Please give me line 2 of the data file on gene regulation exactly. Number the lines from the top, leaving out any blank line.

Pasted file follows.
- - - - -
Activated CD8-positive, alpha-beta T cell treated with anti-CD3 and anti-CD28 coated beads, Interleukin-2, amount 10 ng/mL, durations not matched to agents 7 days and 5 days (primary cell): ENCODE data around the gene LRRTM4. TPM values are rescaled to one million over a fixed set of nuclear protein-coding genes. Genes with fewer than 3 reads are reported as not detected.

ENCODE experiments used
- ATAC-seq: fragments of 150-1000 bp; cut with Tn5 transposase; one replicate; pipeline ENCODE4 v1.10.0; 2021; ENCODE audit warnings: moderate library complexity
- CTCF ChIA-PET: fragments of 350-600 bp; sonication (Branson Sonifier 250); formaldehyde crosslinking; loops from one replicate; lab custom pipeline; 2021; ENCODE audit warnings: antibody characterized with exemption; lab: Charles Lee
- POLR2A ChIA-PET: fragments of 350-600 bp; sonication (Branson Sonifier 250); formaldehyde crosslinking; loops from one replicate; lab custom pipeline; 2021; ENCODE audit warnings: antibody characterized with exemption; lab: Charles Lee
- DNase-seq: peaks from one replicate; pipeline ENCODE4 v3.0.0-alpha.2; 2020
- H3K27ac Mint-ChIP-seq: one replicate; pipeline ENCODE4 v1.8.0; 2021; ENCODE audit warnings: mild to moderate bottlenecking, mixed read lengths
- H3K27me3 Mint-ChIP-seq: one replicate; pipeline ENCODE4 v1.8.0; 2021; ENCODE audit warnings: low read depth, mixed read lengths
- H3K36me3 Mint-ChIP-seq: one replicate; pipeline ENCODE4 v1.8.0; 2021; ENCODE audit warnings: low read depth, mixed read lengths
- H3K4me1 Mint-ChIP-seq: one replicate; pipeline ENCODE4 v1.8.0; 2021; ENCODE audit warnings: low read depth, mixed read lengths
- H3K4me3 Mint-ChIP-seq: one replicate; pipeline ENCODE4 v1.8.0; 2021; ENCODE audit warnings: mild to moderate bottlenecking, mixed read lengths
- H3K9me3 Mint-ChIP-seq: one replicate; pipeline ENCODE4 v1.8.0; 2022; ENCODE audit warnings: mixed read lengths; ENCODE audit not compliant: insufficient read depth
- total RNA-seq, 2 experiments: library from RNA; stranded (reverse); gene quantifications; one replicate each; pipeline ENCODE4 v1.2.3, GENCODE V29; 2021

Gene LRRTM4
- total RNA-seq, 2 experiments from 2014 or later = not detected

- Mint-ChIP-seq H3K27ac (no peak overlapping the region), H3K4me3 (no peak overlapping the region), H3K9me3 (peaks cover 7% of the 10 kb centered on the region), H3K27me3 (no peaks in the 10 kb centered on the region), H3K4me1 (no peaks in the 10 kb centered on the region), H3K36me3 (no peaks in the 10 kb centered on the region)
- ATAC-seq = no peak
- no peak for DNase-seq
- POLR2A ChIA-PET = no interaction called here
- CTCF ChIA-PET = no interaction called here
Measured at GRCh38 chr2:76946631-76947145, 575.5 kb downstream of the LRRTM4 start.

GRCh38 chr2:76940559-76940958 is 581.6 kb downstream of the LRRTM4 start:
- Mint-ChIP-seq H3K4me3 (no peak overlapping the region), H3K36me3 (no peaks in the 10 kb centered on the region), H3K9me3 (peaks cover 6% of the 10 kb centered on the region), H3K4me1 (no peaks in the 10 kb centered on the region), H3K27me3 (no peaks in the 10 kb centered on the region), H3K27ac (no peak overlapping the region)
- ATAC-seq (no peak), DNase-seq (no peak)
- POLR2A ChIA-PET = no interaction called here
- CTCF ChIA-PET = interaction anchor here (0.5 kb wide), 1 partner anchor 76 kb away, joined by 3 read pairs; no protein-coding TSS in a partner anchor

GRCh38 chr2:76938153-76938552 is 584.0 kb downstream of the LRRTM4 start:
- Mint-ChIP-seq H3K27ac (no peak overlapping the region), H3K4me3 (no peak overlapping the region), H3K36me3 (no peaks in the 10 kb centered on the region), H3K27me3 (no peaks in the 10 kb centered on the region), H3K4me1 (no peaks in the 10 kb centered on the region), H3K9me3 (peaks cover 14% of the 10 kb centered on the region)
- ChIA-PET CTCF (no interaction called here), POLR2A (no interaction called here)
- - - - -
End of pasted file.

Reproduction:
ENCODE experiments used